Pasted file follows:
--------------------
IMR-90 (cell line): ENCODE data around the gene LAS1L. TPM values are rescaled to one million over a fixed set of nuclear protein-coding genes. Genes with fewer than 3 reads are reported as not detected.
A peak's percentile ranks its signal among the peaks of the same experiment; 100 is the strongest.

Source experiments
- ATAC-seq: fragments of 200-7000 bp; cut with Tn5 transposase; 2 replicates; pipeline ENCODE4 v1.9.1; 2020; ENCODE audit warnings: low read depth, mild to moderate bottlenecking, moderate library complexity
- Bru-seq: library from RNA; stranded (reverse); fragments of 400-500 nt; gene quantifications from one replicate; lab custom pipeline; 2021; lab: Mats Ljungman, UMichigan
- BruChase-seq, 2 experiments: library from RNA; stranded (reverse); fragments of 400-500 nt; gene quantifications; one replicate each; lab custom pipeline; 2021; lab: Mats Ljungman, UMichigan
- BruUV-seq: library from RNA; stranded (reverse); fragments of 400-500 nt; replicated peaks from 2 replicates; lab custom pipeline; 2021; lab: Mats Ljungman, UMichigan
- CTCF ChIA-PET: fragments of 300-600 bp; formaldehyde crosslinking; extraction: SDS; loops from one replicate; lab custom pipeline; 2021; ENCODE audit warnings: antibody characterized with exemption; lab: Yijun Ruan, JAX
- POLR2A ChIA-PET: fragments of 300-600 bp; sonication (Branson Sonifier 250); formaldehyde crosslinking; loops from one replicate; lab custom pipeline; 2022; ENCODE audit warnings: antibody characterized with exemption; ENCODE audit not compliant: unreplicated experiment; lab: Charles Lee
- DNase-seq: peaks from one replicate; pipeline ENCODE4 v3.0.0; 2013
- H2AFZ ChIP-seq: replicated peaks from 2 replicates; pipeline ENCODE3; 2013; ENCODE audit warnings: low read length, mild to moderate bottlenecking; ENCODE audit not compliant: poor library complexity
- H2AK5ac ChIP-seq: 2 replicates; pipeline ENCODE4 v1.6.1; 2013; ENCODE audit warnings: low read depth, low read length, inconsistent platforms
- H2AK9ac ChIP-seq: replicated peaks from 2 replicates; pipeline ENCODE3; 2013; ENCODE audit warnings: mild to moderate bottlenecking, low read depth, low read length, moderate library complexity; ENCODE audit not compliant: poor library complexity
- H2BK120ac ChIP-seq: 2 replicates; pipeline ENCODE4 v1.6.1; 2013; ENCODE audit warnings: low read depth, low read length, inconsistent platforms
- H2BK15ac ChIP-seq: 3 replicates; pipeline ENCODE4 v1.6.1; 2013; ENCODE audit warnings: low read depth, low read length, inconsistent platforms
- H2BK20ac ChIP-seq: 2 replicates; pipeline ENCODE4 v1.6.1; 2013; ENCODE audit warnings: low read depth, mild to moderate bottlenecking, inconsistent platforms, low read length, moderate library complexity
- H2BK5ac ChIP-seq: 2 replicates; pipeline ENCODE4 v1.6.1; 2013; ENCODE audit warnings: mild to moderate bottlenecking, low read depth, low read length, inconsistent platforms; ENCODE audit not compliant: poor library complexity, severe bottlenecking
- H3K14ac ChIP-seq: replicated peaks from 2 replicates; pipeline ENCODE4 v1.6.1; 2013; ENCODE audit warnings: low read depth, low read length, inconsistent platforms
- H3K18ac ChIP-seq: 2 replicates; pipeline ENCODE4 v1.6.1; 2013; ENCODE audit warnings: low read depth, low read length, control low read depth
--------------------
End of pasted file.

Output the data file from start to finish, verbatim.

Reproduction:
IMR-90 (cell line): ENCODE data around the gene LAS1L. TPM values are rescaled to one million over a fixed set of nuclear protein-coding genes. Genes with fewer than 3 reads are reported as not detected.
A peak's percentile ranks its signal among the peaks of the same experiment; 100 is the strongest.

Source experiments
- ATAC-seq: fragments of 200-7000 bp; cut with Tn5 transposase; 2 replicates; pipeline ENCODE4 v1.9.1; 2020; ENCODE audit warnings: low read depth, mild to moderate bottlenecking, moderate library complexity
- Bru-seq: library from RNA; stranded (reverse); fragments of 400-500 nt; gene quantifications from one replicate; lab custom pipeline; 2021; lab: Mats Ljungman, UMichigan
- BruChase-seq, 2 experiments: library from RNA; stranded (reverse); fragments of 400-500 nt; gene quantifications; one replicate each; lab custom pipeline; 2021; lab: Mats Ljungman, UMichigan
- BruUV-seq: library from RNA; stranded (reverse); fragments of 400-500 nt; replicated peaks from 2 replicates; lab custom pipeline; 2021; lab: Mats Ljungman, UMichigan
- CTCF ChIA-PET: fragments of 300-600 bp; formaldehyde crosslinking; extraction: SDS; loops from one replicate; lab custom pipeline; 2021; ENCODE audit warnings: antibody characterized with exemption; lab: Yijun Ruan, JAX
- POLR2A ChIA-PET: fragments of 300-600 bp; sonication (Branson Sonifier 250); formaldehyde crosslinking; loops from one replicate; lab custom pipeline; 2022; ENCODE audit warnings: antibody characterized with exemption; ENCODE audit not compliant: unreplicated experiment; lab: Charles Lee
- DNase-seq: peaks from one replicate; pipeline ENCODE4 v3.0.0; 2013
- H2AFZ ChIP-seq: replicated peaks from 2 replicates; pipeline ENCODE3; 2013; ENCODE audit warnings: low read length, mild to moderate bottlenecking; ENCODE audit not compliant: poor library complexity
- H2AK5ac ChIP-seq: 2 replicates; pipeline ENCODE4 v1.6.1; 2013; ENCODE audit warnings: low read depth, low read length, inconsistent platforms
- H2AK9ac ChIP-seq: replicated peaks from 2 replicates; pipeline ENCODE3; 2013; ENCODE audit warnings: mild to moderate bottlenecking, low read depth, low read length, moderate library complexity; ENCODE audit not compliant: poor library complexity
- H2BK120ac ChIP-seq: 2 replicates; pipeline ENCODE4 v1.6.1; 2013; ENCODE audit warnings: low read depth, low read length, inconsistent platforms
- H2BK15ac ChIP-seq: 3 replicates; pipeline ENCODE4 v1.6.1; 2013; ENCODE audit warnings: low read depth, low read length, inconsistent platforms
- H2BK20ac ChIP-seq: 2 replicates; pipeline ENCODE4 v1.6.1; 2013; ENCODE audit warnings: low read depth, mild to moderate bottlenecking, inconsistent platforms, low read length, moderate library complexity
- H2BK5ac ChIP-seq: 2 replicates; pipeline ENCODE4 v1.6.1; 2013; ENCODE audit warnings: mild to moderate bottlenecking, low read depth, low read length, inconsistent platforms; ENCODE audit not compliant: poor library complexity, severe bottlenecking
- H3K14ac ChIP-seq: replicated peaks from 2 replicates; pipeline ENCODE4 v1.6.1; 2013; ENCODE audit warnings: low read depth, low read length, inconsistent platforms
- H3K18ac ChIP-seq: 2 replicates; pipeline ENCODE4 v1.6.1; 2013; ENCODE audit warnings: low read depth, low read length, control low read depth